“Ain’t no party like a Backstreet Party, cause a Backstreet Party don’t stop,” Howie sang backstage. It was the night of the last performance.
After the concert the night before, everyone had stayed up late. We all piled into AJ’s hotel room to watch the Masquerade video and enjoyed dissecting every bit. By the time Nick and I got back into the room, there was just enough time to grab about six hours of sleep before waking up bright and early.
The Boys had spent the morning making appearances on radio stations to promote Masquerade. I had tagged along, snapping photos with the various radio DJs.
Now I sat with Nick in a corner, stealing a few minutes of peace and quiet. Nick was dressed for the first song; he wore tennis shoes, jeans, a black and white striped shirt, and a black jacket decorated with gold lame on the shoulders and on the lapel. I played with his jean chains. His fingers ran through my hair.
“So we have a huge after party tonight. Then we’ll spend one last night at the Villa Florence. And then tomorrow I’ve hired a car to take us to LA.” he explained.
I smiled. “Sounds good to me.”
The concert that night was unforgettable. Sweet Howie, who had stood by and watched the guys pull pranks on each other all tour got the last laugh. He had tweaked the guy’s mouth pieces so that the guys (sans Howie) sounded like chipmunks for the entire performance of All of Your Life. Nick thought it was the best prank in the world. He ran up to Brian. Leaning back to back, they belted out the words. At the end of the song, Brian and Nick launched right into the Chipmunk Song.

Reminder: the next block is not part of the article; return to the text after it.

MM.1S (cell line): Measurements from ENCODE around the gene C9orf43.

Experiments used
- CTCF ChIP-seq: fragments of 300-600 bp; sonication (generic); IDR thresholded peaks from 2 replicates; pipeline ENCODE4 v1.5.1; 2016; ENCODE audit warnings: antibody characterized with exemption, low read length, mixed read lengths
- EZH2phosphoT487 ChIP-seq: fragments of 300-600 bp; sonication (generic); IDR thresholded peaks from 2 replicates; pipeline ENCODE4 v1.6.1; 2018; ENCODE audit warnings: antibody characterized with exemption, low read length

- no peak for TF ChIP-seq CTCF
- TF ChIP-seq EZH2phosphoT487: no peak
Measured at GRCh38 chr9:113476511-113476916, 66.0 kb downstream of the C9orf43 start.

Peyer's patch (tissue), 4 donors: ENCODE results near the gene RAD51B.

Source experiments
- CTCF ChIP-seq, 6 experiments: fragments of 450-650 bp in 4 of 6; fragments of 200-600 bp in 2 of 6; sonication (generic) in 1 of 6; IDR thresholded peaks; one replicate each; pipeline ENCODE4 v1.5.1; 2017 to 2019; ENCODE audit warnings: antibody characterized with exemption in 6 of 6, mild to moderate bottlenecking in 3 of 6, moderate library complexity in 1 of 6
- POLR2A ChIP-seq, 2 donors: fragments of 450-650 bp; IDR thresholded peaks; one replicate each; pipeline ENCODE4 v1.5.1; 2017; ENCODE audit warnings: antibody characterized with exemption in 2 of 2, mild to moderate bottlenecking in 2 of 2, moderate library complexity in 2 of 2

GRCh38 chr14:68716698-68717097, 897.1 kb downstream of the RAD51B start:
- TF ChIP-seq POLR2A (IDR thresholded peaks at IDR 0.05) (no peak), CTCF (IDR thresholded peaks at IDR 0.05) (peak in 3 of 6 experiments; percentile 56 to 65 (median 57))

“Want a plane that loops the loop,” Brian sang.
“Me, I want a hula hoop!” Nick blared out.
The fans ate it up, but Howie wasn’t done. Luckily, he didn’t prank us girls; our second performance of Masquerade went very well. However, during the encore of Straight Through my Heart, Howie had people dressed as vampires popping out from underneath the stairs and dropping from the ceiling. By the end, the guys were more worried about looking out for falling fangs than remembering their dance steps.
The crowd thought it was hysterical. After one last bow, the Boys ran offstage. Nick grabbed me up with his good arm, swinging me around. I laughed, wrapping my arms around his neck. By the time my feet hit the ground, we were locked in a kiss.
The after party was huge. All of the dancers and the crew came to party it up; alcohol flowed freely. Nick and I wove through the crowd, stopping to talk to this person or that. Finally we made our way to a table in a corner. Nick sat down, pulling me gently onto my lap.
“No more busses,” Nick said with a sigh. His lips caressed my neck. My eyes fluttered closed.
“Nope,” I leaned farther back into him.
“No more interruptions,” he added, his lips kissing my shoulder.
“Nope,” I said, my hand resting on his knee. He bounced me gently on his lap. I laughed.
The party didn’t wrap up until about 3 a.m. After the last crew members left, it was only AJ, Brian, Howie, Nick and us girls.
“It went fast,” AJ said.
“Our wedding will be here before you know,” Rochelle said. AJ grinned.
“October 31st, folks,” AJ announced. “Put it on your calendar.”
Nick laughed. “You’re getting married on Halloween?”
“What’s wrong with that?” AJ said. Nick just shrugged.
“Well, I guess I’ll see you guys in a few weeks,” Howie said. “Leigh and I are headed back to Orlando tomorrow morning.”